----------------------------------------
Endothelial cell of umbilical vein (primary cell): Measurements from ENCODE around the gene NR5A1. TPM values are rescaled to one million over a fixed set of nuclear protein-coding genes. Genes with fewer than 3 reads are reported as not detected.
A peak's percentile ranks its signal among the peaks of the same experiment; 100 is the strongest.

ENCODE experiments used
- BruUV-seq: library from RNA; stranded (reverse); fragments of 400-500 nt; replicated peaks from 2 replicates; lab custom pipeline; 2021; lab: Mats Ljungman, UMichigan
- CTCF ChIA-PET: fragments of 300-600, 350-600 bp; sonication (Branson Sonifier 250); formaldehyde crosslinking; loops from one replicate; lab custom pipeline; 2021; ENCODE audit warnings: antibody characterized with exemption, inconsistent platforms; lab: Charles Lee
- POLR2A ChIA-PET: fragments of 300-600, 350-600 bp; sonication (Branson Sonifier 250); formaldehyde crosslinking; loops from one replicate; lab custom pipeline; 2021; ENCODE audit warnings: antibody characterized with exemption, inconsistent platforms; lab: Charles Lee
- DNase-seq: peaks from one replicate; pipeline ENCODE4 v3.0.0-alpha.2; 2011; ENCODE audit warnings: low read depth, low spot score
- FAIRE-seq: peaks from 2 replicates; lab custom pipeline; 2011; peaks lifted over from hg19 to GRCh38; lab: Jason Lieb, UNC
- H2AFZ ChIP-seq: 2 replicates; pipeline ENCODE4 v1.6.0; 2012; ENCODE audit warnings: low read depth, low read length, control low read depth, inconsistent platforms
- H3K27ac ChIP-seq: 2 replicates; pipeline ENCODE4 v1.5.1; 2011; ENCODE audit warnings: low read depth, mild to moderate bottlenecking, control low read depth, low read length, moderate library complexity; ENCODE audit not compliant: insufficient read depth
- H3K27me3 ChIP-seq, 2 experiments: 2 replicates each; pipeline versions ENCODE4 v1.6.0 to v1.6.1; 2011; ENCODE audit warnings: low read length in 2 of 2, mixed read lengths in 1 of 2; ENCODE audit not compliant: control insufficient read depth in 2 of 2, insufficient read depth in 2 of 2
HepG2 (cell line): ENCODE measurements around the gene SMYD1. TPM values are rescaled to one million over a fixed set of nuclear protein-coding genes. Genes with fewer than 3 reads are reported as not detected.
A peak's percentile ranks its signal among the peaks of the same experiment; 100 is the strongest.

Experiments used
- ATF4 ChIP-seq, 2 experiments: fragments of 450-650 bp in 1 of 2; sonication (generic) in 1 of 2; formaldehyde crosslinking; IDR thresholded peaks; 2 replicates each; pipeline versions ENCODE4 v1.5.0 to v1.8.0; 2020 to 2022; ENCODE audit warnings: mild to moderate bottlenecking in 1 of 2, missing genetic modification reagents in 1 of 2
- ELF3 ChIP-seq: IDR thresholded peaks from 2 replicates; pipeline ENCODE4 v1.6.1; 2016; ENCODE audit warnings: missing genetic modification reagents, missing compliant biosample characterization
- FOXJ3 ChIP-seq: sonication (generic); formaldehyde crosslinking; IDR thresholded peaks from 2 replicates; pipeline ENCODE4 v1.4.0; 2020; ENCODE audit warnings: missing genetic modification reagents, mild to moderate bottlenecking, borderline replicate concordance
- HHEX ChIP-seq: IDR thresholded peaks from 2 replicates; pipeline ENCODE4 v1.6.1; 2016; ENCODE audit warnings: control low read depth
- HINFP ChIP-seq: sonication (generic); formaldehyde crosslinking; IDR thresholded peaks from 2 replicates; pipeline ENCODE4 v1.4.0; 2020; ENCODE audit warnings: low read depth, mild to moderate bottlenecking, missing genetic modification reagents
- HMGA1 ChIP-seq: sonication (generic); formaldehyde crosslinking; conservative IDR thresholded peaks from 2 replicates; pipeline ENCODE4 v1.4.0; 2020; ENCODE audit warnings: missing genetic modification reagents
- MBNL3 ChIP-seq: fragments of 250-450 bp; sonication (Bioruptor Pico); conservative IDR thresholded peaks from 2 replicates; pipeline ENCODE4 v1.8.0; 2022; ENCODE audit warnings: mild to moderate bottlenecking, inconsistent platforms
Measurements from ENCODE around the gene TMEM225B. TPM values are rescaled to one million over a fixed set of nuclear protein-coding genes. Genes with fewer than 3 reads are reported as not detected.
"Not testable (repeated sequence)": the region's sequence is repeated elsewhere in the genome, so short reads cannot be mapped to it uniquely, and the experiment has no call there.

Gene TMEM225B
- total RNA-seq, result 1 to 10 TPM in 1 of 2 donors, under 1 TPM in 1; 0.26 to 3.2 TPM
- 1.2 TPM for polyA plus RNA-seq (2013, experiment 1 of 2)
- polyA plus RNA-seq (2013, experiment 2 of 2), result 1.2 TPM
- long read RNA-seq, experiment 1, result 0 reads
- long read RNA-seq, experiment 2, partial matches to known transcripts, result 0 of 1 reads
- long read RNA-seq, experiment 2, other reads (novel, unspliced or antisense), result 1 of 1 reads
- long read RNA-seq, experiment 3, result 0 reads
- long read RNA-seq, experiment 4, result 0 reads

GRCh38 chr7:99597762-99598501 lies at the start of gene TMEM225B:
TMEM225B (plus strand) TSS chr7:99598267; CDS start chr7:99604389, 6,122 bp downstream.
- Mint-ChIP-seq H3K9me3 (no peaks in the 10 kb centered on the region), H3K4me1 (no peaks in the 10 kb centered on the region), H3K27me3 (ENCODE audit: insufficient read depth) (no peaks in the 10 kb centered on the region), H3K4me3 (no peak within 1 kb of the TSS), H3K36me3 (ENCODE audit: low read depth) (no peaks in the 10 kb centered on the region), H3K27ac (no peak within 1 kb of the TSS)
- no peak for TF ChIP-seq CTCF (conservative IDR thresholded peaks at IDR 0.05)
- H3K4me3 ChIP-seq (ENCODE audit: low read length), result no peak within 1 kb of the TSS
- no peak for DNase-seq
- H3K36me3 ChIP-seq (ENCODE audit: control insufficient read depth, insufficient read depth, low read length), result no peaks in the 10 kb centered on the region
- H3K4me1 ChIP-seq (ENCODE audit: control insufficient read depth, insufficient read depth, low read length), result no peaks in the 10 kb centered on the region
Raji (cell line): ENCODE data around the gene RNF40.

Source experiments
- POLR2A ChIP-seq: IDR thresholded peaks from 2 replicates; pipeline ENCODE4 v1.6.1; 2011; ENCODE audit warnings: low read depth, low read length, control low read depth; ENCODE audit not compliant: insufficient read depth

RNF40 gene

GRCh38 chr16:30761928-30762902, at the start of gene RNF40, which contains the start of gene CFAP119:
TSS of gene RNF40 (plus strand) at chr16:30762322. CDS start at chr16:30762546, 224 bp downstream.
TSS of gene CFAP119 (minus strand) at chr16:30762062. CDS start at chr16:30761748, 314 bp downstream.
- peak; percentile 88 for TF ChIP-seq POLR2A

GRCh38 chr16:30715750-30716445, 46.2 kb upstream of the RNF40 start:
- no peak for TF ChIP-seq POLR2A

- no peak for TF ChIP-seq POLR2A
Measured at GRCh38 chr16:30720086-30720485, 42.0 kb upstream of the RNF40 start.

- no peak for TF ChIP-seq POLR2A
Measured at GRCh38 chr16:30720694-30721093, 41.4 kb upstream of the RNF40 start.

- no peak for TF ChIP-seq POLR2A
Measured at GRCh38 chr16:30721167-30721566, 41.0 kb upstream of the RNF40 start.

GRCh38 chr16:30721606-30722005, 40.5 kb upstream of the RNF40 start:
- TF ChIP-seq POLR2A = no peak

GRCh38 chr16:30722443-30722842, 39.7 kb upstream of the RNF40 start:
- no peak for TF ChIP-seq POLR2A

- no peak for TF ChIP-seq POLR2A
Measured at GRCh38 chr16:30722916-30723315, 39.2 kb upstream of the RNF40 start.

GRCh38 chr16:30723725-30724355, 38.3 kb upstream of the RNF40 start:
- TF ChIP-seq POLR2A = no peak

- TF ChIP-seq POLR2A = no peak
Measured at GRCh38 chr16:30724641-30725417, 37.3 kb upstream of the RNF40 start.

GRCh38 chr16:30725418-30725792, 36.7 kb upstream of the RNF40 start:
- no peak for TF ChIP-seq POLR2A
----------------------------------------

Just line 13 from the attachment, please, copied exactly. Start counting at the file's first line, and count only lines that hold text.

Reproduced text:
A peak's percentile ranks its signal among the peaks of the same experiment; 100 is the strongest.